Tuesday, January 24, 2012

The Highs and Lows of a WCASD School Board Meeting

High: Three gentlemen from our three high schools speaking articulately about the programs students participate in and the charities they support.

Low: School board members not being able to speak at all. I.e. Every time a question is asked, it seems the question must be asked multiple times before an answer is given -- if an answer is given. (I am not just talking about board meetings; it seems difficult to get an answer via email either.)

High: Fifth graders from Penn Wood standing in front of a large audience and leading them in the Pledge of Allegiance, without hardly a stammer between the two.

Low: Mr. Carpenter and Mr. Murphy interrupting a member of the audience while he was speaking, suggesting he was being disrespectful even though he was basically reading from another board member’s note (see further down). I am confused: Isn’t the board supposed to advocate for the tax payers and how can they if they don’t want to listen? Shouldn't our school board allow for "provocative discussions with the community where controversial issues are debated...." (How to Choose a School Board Candidate.) By the way, whatever happened to freedom of speech?

High: Students from Fugett Middle School presenting their robotics program, the success of which is taking them to a regional contest this weekend.

Low: Misinformation/lack of clarification over several items, including lighting project for Rustin, the best way to communicate with board members and get real answers, and how much parochial schools save our public school district, supposedly millions. Fact, the public school supports $5 million in busing of parochial students, effectively spending $1,200 on each parochial student, while approximately $400 is spent on busing for each public school child. And busing is not the only service provided to parochial schools. Don’t get me wrong, I do not begrudge the schools these services, I just wonder how do these numbers equate to savings?

But by far, the lowest of the low was when a member of the audience stood up and read a forwarded note from school board member Mrs. Snook (who was not in attendance). In her letter, she pleaded for “representation from the community at large and not just a couple special interest groups” to attend the board meetings. (These special interests groups, as far as I can tell, are those parents and teachers who are concerned for our children’s education.) The note noted that “Big issues of spending, taxes, collective bargaining, strikes, pensions, are on our table.” According to last month’s meeting, the board hasn’t even talked with the teachers yet, so it is a mystery to me how Mrs. Snook knows of an impending strike. Anyway, she called for each municipality in the district to try and cover one month and asked if they could “then send notes around to all of us? We Republican school board members need help from you, our constituents!” Shocker: I thought it was a board representing all members of the community, Republicans, Democrats, Independents and even special interest groups alike. School boards are nonpartisan. I can't say it better than "At the heart of it all, members of a district's board of education must believe, unequivocally, in the value of public education. They must be dedicated to serving and teaching all children. They must believe in the democratic process and understand that their role is to act strategically, in line with the interests of the entire school community." (How to Choose a School Board Candidate.)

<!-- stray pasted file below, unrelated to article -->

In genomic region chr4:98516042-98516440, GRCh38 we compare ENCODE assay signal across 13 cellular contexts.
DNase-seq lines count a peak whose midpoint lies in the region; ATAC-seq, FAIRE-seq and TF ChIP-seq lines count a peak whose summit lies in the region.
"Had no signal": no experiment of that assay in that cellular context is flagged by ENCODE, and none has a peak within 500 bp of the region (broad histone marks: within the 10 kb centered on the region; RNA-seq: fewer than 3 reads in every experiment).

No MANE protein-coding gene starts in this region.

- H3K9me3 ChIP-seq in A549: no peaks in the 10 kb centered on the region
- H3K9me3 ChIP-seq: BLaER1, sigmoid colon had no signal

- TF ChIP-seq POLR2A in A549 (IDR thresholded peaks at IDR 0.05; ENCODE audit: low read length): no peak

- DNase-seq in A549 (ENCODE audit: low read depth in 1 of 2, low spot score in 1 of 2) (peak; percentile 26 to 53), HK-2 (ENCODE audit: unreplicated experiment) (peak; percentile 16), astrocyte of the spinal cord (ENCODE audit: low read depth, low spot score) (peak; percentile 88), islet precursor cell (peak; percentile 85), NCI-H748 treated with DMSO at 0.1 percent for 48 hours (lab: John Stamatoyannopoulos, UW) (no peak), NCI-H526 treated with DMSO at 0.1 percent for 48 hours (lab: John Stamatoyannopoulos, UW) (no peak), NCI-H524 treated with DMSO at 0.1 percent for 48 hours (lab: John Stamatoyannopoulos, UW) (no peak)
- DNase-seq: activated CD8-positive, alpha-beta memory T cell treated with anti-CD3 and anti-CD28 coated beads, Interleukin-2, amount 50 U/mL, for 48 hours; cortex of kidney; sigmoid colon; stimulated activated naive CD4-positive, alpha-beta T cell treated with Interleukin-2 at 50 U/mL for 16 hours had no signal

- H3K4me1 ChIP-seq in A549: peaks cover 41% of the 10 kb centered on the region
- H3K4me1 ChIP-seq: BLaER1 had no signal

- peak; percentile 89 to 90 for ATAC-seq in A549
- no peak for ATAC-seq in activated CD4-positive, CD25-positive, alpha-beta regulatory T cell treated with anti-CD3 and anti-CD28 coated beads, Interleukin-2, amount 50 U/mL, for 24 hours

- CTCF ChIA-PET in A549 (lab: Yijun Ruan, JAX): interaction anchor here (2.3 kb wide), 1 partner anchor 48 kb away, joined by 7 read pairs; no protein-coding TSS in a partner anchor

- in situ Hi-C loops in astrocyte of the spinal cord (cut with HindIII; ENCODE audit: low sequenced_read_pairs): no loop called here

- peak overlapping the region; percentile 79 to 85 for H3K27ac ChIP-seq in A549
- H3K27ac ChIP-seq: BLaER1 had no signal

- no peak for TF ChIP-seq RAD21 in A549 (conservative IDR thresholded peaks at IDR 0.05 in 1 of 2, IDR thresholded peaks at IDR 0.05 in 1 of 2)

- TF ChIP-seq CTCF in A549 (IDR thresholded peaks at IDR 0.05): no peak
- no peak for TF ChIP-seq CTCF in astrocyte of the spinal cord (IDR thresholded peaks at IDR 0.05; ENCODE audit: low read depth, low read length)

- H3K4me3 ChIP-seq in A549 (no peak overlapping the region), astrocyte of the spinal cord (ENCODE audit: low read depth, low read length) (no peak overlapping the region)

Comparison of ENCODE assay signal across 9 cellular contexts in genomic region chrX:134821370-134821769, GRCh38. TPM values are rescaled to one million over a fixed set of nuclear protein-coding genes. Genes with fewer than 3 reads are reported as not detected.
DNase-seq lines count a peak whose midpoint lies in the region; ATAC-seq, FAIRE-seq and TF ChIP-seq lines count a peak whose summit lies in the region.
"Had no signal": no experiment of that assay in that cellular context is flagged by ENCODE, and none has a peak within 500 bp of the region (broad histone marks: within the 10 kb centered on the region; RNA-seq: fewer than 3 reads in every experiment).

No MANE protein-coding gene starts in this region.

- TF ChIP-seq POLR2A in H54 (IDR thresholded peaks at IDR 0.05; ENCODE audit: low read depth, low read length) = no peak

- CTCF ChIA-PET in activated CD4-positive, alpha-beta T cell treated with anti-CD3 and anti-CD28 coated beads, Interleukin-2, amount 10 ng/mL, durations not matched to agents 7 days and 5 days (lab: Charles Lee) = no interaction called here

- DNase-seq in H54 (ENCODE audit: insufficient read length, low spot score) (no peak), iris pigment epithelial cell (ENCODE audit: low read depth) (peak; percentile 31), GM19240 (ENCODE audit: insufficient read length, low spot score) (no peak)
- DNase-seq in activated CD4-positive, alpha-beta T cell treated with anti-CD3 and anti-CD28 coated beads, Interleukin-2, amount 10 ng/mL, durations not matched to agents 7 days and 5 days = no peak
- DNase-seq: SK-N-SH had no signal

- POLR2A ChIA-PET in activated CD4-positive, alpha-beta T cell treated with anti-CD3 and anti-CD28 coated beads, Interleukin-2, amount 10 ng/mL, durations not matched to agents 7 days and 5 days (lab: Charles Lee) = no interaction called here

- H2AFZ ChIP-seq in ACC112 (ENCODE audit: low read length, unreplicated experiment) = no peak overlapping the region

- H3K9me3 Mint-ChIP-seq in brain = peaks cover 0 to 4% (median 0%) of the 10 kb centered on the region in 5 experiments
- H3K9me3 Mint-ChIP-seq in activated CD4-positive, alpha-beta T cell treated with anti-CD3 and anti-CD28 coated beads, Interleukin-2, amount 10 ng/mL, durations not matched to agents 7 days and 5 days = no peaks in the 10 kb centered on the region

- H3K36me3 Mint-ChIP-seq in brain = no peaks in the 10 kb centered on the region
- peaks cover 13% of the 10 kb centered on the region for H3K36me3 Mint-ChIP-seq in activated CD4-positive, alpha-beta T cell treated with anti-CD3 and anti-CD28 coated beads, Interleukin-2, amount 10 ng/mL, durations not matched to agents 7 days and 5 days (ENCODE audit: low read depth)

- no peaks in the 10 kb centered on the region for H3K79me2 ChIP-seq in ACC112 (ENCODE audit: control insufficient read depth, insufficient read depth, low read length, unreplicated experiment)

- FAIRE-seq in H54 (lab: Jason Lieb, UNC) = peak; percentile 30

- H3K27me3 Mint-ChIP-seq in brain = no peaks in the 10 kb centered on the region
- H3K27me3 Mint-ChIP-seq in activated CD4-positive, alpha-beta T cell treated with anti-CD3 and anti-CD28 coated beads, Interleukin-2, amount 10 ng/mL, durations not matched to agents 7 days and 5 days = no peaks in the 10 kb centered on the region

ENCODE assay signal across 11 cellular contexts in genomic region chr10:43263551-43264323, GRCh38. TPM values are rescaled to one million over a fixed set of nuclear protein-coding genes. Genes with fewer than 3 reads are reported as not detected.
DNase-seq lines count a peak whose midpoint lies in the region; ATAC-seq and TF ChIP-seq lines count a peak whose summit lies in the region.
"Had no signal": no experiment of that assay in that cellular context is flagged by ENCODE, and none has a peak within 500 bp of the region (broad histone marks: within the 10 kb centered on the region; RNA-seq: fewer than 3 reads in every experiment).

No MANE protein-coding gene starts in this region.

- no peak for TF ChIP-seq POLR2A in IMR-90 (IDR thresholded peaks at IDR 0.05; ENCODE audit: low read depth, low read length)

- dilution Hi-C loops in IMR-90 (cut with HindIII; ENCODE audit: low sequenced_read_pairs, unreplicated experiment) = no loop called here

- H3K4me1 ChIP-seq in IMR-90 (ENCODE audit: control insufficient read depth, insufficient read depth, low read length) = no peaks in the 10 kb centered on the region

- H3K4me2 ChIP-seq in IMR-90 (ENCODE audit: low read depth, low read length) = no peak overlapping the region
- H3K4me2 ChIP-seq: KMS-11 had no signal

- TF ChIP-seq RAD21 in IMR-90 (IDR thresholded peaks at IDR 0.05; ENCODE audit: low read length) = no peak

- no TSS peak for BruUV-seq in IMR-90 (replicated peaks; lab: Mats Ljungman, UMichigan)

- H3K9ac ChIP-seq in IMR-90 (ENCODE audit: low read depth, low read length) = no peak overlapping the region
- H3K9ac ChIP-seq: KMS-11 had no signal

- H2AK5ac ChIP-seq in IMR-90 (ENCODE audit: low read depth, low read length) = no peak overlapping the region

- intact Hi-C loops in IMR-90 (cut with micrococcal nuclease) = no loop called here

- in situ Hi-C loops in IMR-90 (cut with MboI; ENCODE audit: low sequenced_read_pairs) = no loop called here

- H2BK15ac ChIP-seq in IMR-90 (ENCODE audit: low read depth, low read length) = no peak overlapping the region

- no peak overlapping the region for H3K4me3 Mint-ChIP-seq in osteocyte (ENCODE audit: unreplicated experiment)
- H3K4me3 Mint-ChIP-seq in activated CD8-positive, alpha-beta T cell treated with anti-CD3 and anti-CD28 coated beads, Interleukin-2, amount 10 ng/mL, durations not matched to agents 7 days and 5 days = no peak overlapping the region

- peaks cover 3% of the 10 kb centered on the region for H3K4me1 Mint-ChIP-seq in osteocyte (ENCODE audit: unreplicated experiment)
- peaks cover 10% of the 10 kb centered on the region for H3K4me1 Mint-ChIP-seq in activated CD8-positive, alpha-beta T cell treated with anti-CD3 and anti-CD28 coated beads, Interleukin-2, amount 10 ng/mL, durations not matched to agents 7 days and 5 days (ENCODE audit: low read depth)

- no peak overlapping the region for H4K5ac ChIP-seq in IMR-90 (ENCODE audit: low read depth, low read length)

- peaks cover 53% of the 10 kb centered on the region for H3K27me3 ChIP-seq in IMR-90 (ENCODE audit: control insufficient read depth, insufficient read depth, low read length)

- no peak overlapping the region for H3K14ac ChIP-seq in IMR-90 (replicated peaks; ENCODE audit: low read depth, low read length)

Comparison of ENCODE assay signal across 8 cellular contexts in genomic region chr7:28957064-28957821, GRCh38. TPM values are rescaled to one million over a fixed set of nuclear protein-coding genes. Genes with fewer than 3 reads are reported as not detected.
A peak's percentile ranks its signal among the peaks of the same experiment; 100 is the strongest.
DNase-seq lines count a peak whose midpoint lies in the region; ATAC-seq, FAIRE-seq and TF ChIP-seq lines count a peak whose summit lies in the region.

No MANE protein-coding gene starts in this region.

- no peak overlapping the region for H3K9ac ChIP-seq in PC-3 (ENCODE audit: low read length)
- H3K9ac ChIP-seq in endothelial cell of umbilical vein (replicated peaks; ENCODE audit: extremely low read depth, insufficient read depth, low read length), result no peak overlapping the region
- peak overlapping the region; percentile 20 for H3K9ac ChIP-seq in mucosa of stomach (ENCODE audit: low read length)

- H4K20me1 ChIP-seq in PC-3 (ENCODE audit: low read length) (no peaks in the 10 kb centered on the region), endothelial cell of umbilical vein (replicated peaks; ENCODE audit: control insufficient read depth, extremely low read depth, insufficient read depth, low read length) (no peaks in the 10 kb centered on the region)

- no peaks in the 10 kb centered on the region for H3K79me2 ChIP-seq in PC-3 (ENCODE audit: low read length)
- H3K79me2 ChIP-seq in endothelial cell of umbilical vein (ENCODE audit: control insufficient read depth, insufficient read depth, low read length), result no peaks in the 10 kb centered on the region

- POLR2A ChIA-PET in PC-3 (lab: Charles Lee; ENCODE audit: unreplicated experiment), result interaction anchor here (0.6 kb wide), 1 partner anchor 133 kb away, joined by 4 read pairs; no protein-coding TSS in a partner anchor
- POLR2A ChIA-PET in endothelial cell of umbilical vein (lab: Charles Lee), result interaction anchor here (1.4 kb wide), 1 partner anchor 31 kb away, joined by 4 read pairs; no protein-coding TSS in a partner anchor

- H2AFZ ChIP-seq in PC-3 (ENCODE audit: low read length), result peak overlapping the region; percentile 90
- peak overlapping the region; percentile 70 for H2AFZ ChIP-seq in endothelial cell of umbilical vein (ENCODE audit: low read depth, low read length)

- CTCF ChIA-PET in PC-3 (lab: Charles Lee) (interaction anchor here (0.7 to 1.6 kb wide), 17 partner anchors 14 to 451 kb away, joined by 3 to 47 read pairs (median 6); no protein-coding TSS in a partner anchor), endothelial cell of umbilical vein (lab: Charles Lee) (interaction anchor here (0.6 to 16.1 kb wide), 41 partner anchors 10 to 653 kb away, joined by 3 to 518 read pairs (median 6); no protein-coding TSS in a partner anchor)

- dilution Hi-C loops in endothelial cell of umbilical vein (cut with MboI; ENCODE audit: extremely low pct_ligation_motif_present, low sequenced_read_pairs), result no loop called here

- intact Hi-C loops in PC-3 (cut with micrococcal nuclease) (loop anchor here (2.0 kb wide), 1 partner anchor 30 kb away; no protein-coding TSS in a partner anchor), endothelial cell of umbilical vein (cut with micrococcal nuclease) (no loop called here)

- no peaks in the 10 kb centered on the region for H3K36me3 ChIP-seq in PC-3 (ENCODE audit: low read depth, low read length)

Oh, and I almost forgot, another high. The members of the school board were thanked for their hard work on the board because January is “Stand Up for Public Schools” month. Each member was presented with gifts from each of the 16 schools in our district, including a piece of artwork--all strikingly beautiful—created by different students.

Upon review, the highest point of the night was the first half of the board meeting: uplifting and entertaining and effectively run by our young students. Maybe they should be the ones thanked for standing up and supporting public schools?

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